What Is a Clean Intermittent Self-Catheterization?
Each time you urinate you’re exercising your bladder
muscles. However, some people’s bladder muscles don’t work as well as others’.
When this is the case, your doctor may recommend clean intermittent self-catheterization.
This painless procedure helps you empty your bladder of urine. It can be
performed at home.
What Conditions Require This Treatment?
Clean intermittent self-catheterization is recommended when
you have a condition that affects your ability to empty your bladder properly.
“Clean” refers to the fact that the procedure requires clean techniques, such
as washing your hands and skin before insertion to prevent infection.
Some people who may require clean intermittent
who have had gynecologic surgeries
with nervous system disorders
who can’t empty their bladders
If you can’t fully empty your bladder, you’re at greater
risk of urinary tract infections, which can ultimately damage your kidneys. The
use of clean intermittent self-catheterization can help prevent a urinary tract
How Is the Procedure Performed?
While many types of catheters are intended to stay in for
days or weeks, a catheter used for clean intermittent self-catheterization is used
several times a day to empty the bladder. The catheter is attached to a plastic
bag that can be used to measure the amount of urine. The process of clean
intermittent self-catheterization for women is different from the process for men.
You must first wash your hands and the area around your urinary
opening to prevent infection. You also must be able to identify the urinary meatus
(opening where urine flows). You need to lubricate the tip of
the catheter and insert it into the urinary meatus. When the catheter is
properly inserted, urine will flow into the catheter’s bag. Allow all urine to
drain. When the urine stops flowing, slowly and gently remove the catheter. Measure
and record the amount of urine in the bag and then empty the bag. Clean the
catheter and urine collection device with mild soap and hot water immediately
after use. Rinse the materials and air dry. Store the materials in a clean, dry
First wash your hands and cleanse the area around the top of
your penis to reduce bacteria and risk for infection. Lubricate the first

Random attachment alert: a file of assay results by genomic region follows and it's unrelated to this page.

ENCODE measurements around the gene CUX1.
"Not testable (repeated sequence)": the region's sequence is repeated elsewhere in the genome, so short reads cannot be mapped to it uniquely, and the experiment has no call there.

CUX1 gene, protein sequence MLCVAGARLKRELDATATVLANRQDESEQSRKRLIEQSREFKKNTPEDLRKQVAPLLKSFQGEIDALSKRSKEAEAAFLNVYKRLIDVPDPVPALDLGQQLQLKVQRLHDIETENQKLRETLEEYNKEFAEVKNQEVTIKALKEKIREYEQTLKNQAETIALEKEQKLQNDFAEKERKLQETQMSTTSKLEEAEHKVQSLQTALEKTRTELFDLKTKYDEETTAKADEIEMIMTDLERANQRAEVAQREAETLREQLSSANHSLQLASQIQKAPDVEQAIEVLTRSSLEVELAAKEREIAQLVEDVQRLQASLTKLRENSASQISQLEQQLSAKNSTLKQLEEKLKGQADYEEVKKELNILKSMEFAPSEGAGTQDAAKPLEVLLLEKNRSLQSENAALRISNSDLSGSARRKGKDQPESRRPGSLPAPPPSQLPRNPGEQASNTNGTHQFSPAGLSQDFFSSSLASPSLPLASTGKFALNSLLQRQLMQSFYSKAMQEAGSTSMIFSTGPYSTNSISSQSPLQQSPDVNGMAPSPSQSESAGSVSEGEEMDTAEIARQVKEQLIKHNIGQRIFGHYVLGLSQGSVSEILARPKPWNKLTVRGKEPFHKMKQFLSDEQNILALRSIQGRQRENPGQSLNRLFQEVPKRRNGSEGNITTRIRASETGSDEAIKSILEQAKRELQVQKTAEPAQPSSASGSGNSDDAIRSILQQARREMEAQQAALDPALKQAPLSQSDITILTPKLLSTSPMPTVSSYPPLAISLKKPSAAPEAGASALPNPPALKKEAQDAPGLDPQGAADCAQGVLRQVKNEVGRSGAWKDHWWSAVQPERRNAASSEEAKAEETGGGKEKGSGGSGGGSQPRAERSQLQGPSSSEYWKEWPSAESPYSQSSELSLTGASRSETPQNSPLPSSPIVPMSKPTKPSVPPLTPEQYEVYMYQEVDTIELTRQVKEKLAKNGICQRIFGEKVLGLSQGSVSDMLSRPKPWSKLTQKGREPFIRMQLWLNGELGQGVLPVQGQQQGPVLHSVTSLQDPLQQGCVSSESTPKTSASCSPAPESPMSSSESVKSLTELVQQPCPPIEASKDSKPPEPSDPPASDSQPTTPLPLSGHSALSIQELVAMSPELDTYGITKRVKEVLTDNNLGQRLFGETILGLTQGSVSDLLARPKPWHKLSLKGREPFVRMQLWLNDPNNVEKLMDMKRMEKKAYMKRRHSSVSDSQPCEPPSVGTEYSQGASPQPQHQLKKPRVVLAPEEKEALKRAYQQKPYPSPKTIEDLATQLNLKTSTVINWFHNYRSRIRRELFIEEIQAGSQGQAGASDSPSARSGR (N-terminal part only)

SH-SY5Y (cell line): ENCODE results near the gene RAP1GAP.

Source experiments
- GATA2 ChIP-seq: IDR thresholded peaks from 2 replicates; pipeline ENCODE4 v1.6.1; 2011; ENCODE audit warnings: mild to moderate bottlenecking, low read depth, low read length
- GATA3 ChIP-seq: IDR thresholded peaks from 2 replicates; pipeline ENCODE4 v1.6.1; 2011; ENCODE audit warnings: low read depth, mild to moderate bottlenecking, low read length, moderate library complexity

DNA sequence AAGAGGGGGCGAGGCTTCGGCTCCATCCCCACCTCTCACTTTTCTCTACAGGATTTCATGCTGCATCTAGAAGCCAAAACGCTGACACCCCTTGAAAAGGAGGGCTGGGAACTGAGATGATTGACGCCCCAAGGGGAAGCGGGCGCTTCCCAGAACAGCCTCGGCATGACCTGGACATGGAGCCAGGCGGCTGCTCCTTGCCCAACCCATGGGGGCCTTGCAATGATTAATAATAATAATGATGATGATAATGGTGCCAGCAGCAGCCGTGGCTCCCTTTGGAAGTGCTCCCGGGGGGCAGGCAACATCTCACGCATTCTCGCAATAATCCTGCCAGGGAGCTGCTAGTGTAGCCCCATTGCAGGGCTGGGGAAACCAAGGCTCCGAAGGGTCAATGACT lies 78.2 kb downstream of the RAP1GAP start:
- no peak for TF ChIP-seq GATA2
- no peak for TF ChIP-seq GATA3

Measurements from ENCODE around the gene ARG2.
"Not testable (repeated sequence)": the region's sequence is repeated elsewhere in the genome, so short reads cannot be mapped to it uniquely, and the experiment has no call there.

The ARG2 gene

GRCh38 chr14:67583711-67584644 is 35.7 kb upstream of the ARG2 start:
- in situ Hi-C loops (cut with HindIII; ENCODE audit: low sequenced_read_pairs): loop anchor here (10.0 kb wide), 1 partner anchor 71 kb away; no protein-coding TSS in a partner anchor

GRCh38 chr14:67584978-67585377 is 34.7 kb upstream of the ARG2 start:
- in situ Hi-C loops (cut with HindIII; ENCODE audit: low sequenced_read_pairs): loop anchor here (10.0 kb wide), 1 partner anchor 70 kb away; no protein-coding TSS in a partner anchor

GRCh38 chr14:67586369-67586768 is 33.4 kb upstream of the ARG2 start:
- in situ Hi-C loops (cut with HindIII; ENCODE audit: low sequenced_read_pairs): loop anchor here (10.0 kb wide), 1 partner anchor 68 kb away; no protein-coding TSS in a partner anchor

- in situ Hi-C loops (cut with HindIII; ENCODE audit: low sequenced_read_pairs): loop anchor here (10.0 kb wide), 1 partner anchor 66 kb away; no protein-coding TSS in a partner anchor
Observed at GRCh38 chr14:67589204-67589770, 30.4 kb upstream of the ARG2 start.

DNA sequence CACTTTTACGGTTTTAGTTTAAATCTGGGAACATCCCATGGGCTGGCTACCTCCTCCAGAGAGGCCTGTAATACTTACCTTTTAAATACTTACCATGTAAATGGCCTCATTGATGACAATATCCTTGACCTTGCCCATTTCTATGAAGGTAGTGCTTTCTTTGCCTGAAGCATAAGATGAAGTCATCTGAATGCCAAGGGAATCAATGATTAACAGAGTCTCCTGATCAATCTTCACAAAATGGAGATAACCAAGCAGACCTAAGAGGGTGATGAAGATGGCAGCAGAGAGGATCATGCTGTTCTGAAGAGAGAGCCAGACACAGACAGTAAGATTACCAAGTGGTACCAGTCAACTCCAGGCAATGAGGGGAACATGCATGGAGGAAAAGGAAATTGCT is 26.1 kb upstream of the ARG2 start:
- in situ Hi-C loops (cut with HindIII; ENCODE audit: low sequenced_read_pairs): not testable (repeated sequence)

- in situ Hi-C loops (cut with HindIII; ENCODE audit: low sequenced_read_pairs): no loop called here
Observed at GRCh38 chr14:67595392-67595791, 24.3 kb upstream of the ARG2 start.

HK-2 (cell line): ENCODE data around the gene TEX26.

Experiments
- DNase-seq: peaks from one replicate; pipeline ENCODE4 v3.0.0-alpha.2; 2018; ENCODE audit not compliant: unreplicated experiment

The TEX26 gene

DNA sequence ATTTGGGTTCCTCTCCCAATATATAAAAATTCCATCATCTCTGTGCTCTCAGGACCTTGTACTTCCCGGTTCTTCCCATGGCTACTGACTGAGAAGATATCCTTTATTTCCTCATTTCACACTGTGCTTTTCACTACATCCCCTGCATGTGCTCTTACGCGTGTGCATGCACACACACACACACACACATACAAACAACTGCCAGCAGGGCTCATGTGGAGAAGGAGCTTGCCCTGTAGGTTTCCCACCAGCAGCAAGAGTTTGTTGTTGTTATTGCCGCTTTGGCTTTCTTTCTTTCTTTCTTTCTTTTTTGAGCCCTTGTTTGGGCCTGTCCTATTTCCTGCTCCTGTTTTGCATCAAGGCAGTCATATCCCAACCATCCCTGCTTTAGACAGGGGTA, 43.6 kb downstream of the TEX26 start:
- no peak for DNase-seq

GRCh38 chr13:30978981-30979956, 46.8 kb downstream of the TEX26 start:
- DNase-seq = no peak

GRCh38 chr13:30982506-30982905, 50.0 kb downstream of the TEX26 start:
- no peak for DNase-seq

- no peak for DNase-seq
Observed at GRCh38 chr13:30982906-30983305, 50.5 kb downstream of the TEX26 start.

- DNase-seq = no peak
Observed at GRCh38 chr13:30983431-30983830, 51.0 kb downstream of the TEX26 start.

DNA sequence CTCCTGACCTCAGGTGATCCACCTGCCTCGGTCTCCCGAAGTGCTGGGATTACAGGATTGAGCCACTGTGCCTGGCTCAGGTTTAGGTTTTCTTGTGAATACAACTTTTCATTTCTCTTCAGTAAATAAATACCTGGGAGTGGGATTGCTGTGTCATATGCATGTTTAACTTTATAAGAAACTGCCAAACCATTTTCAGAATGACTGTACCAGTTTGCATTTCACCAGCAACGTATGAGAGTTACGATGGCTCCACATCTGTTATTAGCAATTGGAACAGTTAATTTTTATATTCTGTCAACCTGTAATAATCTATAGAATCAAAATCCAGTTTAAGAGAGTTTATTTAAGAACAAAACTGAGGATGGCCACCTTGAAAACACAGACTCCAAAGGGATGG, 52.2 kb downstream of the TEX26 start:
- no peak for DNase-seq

several inches of the catheter tip. Insert the catheter into the urinary
opening of your penis until 8 or 9 inches of the catheter have been inserted. You
may feel some resistance after inserting 6 inches of the catheter. This not
uncommon, as this is the location of the urinary sphincter muscles. Take a few
deep breaths and increase the pressure while continuing to insert the catheter.
Make sure the urine has stopped flowing, and you’ve completely emptied your
bladder. Then slowly remove the catheter. Measure and record the amount of
urine in the bag, and then empty the bag. Clean the catheter and urine
collection device with mild soap and hot water immediately after use. Rinse the
materials and air dry. Store the materials in a clean, dry container.
As mentioned, each time you’re finished using
the catheter, always wash it with soap and hot water, and store it in a clean,
dry container. You should replace your catheter every two to four weeks, according
to the National Institutes of Health
If your catheter becomes hardened, discolored, brittle, or too soft for
insertion, discard it.
Your doctor will likely recommend how often you should
perform clean intermittent self-catheterization. A typical schedule is every 6 hours
and just before you go to bed. If you’re urinating more than 400 mL at a time
with clean intermittent self-catheterization, you may need to increase the
frequency to prevent infection, according to the NIH.
How Is the Procedure Monitored?
Your doctor will likely ask you to keep a record of your
daily liquid intake and output while you’re performing clean intermittent
self-catheterization. Intake includes anything you drink, such as water, juice,
soda, tea, alcoholic beverages, and coffee. Be sure and drink between 2,000 mL and
2,500 mL (or 8.5 to 10.5 cups) of fluid, preferably water, per day.
If your kidneys are working properly, you should flush out
the same amount of fluid as you take in over the course of the day. If your
recorded output doesn’t match up with your intake, notify your doctor.
What Are the Side Effects?
Catheterization can involve some discomfort as the catheter
is inserted into the bladder. It will take practice to become more comfortable
with the process. At first, you may require assistance from a medical provider
or loved one.
Always notify your doctor if you experience pain during
catheterization. Also report any abdominal or lower back pain or burning
sensations. These can be symptoms of a urinary tract infection.